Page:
It has been an interesting and unusual week. On Saturday several hundred Blackpool and Blackburn fans joined in demonstration outside Ewood Park against the poor custodianship of our clubs by the respective owners.
At one point the statue of Jack Walker – rightly revered by fans for being a magnificent benefactor to Blackburn Rovers – was draped with Venkys Out and Oyston Out scarves.
Inside Ewood Park the Seasiders surrendered their cup aspirations with a muted display in front of a three-quarters empty stadium.
Aspersions have been cast on the official attendance figure of 9,327 and on Blackpool’s share (1,605) of that crowd.
An image of the Darwen end photographed minutes before kick-off has been subjected to a forensic count by the Open Data Institute and shows 844 supporters in the away end. Even allowing for some fans taking their seats late and for those enjoying corporate hospitality, it is hard to believe there were 1,000 Blackpool fans inside Ewood Park.
That Saturday’s demonstration and mass boycott were more noteworthy than the game itself was widely acknowledged by TV and radio pundits and national newspapers.
It was successful in that it brought the issue of two clubs in crisis to a wider audience and to the attention of the FA. It was a credit to those demonstrating that the event passed off entirely peacefully and without any intimidation of supporters. Lancashire Police commended the protesting fans for their organisation and good behaviour.
On Tuesday night the transfer window closed with six players coming in and six leaving, including the departures of Redshaw and club captain Danny Pugh.
On initial assessment it is hard to see how the changes have strengthened the squad for a promotion push.
None of the signings has set the pulses racing and cynics are suggesting it was more an exercise in trimming the wage bill, but we must give Gary Bowyer time to make the changes tell.
February will be a critical month, with seven league fixtures in less than four weeks.
In the run-up to the FA Cup match, Blackpool FC’s chairman made disparaging and misleading statements in radio interviews.
The first is the charge levelled at BST that we have been guilty of abusive and inappropriate behaviour towards Blackpool fans who still attend games: “They just want to criticise, deride and abuse the proper fans who are coming into the ground.” This is quite ridiculous and ought to be retracted. The Trust’s charter and all of our public pronouncements have made two principles crystal clear: it is the individual supporter’s right to choose how to support the team and whether to go into games or not; and no fan should intimidate or be intimidated by another fan over the choice they make. The Trust asks everyone to remember and abide by those principles (and not just BST members).
The second is the assertion that “We’ve done it before. We’ve built before and we’ll build again”. It is generally recognised that the real credit for the club’s rise to the Premier League goes to Valeri Belokon for his ambition and investment from 2006 onwards and then to Simon Grayson and Ian Holloway and their backroom staff for motivating the squad.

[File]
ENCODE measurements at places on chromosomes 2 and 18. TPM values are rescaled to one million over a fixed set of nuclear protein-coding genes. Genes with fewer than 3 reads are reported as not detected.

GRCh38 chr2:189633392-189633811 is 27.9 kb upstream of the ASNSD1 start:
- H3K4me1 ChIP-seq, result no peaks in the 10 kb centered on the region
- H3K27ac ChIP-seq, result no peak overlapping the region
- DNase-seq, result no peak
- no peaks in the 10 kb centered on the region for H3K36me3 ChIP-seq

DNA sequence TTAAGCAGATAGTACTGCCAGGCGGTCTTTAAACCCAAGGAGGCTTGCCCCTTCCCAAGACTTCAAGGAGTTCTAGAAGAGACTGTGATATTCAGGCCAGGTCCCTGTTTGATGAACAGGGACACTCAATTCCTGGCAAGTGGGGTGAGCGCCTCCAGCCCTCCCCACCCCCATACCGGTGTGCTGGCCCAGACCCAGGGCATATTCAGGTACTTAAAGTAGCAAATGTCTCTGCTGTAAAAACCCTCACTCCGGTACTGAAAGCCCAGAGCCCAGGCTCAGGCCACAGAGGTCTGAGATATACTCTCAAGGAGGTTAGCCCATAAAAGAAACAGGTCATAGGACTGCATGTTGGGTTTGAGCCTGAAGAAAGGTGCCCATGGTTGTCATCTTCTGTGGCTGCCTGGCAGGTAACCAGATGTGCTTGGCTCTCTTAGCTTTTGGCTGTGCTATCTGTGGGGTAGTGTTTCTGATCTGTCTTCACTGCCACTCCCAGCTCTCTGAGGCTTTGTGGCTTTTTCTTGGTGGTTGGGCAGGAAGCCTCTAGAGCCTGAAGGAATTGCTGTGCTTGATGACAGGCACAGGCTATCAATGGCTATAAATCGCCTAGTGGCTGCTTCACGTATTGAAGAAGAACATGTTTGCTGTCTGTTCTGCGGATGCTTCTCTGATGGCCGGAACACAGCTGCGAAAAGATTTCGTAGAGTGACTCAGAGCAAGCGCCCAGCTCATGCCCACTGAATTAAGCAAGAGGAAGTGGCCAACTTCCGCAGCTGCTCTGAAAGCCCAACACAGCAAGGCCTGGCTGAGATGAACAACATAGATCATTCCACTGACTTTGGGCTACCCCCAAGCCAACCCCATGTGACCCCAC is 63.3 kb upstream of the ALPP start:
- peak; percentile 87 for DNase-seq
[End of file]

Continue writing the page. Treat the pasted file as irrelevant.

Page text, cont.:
Success came almost despite the Oystons and not many subscribe to the view that they have either the desire or the capability to fashion an ambitious and successful club by their own endeavours.
The third concerns disparaging references to the Trust’s ‘bid’ for the club: “They seem to think we should just walk away and leave the club in limbo” – not true; “(It) effectively detailed that we gave them the club, gave them all the club’s assets and gave them all the cash” – again not true. Such a distorted commentary calls into question whether the recipients of the proposal actually read the details properly, let alone understood them.
The fourth is the claim that dissatisfaction with and opposition to the current owners is “a busted flush”, seemingly based on the mistaken assumption that the half dozen members of the BST committee who stand with the BST banner outside each home game constitute the ‘opposition’ in its entirety.
That is merely the Trust’s moral presence on match days. It is our outdoor office and we are there for any Blackpool fan to come and talk with us, join the Trust, renew membership or just discuss the situation at the club.
The final one is the contention that “it’s a small number” of people who are boycotting the club. The ethical boycott is the protest – witness those thousands of empty seats week after week inside Bloomfield Road. It started four years ago and it grows season by season.
A stadium which in recent times was full of enthusiastic, vocal fans now stands virtually silent on match days, a testament to the serious mismanagement of the club.
Blackpool Supporters’ Trust will continue to work for regime change at Blackpool FC by all legitimate means and have in the planning stages a ‘pledge’ campaign.
How many fans would be willing to come back to Bloomfield Road once there is a positive change of ownership? Soon you will be able to sign up to that proposition.